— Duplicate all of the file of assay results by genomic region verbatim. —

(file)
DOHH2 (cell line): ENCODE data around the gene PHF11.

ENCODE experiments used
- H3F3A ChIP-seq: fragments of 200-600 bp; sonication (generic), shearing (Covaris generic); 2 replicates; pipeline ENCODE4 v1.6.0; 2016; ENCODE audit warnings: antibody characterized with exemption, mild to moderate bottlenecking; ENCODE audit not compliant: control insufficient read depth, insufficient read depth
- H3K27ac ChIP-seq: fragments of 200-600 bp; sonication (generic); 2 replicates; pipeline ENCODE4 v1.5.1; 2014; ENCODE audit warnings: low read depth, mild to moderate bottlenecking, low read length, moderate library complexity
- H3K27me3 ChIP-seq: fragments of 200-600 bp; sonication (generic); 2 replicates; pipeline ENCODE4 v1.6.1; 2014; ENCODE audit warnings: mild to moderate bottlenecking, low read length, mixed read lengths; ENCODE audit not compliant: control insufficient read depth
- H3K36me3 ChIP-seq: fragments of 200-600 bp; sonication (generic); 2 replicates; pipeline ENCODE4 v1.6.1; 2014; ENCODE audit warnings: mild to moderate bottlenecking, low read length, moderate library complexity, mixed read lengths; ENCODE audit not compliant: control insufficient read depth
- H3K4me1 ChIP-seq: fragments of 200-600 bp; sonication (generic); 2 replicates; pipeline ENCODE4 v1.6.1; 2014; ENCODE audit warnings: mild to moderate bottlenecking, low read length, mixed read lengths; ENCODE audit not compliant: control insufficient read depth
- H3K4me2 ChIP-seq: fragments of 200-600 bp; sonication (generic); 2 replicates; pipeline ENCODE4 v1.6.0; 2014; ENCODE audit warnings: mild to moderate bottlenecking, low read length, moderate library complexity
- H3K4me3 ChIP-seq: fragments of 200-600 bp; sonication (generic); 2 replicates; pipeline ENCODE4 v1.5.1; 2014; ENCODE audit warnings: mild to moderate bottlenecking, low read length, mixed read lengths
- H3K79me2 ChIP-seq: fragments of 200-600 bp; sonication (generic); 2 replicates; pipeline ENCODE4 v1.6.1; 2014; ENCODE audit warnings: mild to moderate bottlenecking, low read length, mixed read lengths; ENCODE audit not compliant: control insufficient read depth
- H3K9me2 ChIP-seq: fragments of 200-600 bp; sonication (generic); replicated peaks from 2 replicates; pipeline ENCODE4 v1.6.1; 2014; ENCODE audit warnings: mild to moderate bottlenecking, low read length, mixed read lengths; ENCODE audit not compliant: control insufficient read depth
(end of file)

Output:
DOHH2 (cell line): ENCODE data around the gene PHF11.

ENCODE experiments used
- H3F3A ChIP-seq: fragments of 200-600 bp; sonication (generic), shearing (Covaris generic); 2 replicates; pipeline ENCODE4 v1.6.0; 2016; ENCODE audit warnings: antibody characterized with exemption, mild to moderate bottlenecking; ENCODE audit not compliant: control insufficient read depth, insufficient read depth
- H3K27ac ChIP-seq: fragments of 200-600 bp; sonication (generic); 2 replicates; pipeline ENCODE4 v1.5.1; 2014; ENCODE audit warnings: low read depth, mild to moderate bottlenecking, low read length, moderate library complexity
- H3K27me3 ChIP-seq: fragments of 200-600 bp; sonication (generic); 2 replicates; pipeline ENCODE4 v1.6.1; 2014; ENCODE audit warnings: mild to moderate bottlenecking, low read length, mixed read lengths; ENCODE audit not compliant: control insufficient read depth
- H3K36me3 ChIP-seq: fragments of 200-600 bp; sonication (generic); 2 replicates; pipeline ENCODE4 v1.6.1; 2014; ENCODE audit warnings: mild to moderate bottlenecking, low read length, moderate library complexity, mixed read lengths; ENCODE audit not compliant: control insufficient read depth
- H3K4me1 ChIP-seq: fragments of 200-600 bp; sonication (generic); 2 replicates; pipeline ENCODE4 v1.6.1; 2014; ENCODE audit warnings: mild to moderate bottlenecking, low read length, mixed read lengths; ENCODE audit not compliant: control insufficient read depth
- H3K4me2 ChIP-seq: fragments of 200-600 bp; sonication (generic); 2 replicates; pipeline ENCODE4 v1.6.0; 2014; ENCODE audit warnings: mild to moderate bottlenecking, low read length, moderate library complexity
- H3K4me3 ChIP-seq: fragments of 200-600 bp; sonication (generic); 2 replicates; pipeline ENCODE4 v1.5.1; 2014; ENCODE audit warnings: mild to moderate bottlenecking, low read length, mixed read lengths
- H3K79me2 ChIP-seq: fragments of 200-600 bp; sonication (generic); 2 replicates; pipeline ENCODE4 v1.6.1; 2014; ENCODE audit warnings: mild to moderate bottlenecking, low read length, mixed read lengths; ENCODE audit not compliant: control insufficient read depth
- H3K9me2 ChIP-seq: fragments of 200-600 bp; sonication (generic); replicated peaks from 2 replicates; pipeline ENCODE4 v1.6.1; 2014; ENCODE audit warnings: mild to moderate bottlenecking, low read length, mixed read lengths; ENCODE audit not compliant: control insufficient read depth